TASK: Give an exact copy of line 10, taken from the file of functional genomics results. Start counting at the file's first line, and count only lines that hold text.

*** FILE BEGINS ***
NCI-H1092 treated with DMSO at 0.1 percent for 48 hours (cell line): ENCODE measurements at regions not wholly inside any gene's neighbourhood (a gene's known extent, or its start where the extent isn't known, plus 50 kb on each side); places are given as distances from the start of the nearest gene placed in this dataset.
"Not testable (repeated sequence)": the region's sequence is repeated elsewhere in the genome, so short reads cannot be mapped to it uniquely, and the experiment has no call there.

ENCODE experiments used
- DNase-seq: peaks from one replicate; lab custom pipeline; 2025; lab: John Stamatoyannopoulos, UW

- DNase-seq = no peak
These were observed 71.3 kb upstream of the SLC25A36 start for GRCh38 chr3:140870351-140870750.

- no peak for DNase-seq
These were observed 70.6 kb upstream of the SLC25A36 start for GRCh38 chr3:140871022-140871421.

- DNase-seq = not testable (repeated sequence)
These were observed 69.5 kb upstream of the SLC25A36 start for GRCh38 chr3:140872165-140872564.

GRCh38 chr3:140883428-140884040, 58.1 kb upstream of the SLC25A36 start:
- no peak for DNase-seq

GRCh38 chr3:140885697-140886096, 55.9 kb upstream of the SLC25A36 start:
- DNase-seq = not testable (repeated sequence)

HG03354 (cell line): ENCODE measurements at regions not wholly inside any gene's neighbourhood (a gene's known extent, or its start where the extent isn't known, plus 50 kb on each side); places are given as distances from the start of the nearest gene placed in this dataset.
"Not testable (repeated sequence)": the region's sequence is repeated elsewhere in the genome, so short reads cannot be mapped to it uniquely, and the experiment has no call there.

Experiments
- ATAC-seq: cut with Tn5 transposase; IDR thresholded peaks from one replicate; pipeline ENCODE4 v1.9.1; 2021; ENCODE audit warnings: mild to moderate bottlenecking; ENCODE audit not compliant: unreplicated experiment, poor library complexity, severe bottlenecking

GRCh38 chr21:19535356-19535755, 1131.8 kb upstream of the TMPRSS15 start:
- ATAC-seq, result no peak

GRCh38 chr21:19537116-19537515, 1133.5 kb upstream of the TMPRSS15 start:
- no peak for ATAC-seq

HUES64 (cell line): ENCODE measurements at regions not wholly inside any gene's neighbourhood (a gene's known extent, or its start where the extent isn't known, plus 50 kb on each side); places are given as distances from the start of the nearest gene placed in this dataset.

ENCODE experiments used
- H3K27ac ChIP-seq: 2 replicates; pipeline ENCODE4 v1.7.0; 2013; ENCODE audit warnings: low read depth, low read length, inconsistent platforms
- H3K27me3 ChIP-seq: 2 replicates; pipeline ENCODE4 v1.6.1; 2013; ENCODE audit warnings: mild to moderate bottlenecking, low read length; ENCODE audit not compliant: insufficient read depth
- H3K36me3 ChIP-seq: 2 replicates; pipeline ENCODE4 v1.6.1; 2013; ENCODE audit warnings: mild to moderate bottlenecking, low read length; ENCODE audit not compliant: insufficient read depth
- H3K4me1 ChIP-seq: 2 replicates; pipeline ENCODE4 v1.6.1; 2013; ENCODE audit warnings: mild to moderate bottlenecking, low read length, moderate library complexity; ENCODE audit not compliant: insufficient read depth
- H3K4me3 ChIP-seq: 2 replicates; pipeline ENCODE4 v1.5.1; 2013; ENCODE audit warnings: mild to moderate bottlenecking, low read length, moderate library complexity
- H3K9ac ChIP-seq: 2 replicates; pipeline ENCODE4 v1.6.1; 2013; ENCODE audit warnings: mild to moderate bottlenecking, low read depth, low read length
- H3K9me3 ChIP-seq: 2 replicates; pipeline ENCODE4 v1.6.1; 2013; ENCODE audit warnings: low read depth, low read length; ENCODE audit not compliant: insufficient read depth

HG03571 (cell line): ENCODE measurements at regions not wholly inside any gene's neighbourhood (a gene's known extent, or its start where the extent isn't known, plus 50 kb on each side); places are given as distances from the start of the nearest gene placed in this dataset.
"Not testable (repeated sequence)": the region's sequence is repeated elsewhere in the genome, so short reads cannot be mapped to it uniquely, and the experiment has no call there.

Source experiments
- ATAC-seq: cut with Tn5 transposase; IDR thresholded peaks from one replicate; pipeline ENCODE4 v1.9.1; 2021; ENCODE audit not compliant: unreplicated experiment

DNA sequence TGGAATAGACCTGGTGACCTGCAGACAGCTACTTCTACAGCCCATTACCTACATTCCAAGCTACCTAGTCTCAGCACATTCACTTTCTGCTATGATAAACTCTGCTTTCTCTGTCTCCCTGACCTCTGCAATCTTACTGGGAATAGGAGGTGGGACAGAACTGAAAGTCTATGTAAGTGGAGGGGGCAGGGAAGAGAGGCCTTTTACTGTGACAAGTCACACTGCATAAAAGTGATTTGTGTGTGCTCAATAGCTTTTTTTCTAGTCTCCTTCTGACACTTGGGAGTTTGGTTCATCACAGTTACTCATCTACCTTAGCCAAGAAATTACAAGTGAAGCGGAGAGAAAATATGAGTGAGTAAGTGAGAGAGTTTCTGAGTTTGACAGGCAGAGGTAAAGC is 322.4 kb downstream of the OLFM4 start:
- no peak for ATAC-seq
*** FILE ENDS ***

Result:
These were observed 69.5 kb upstream of the SLC25A36 start for GRCh38 chr3:140872165-140872564.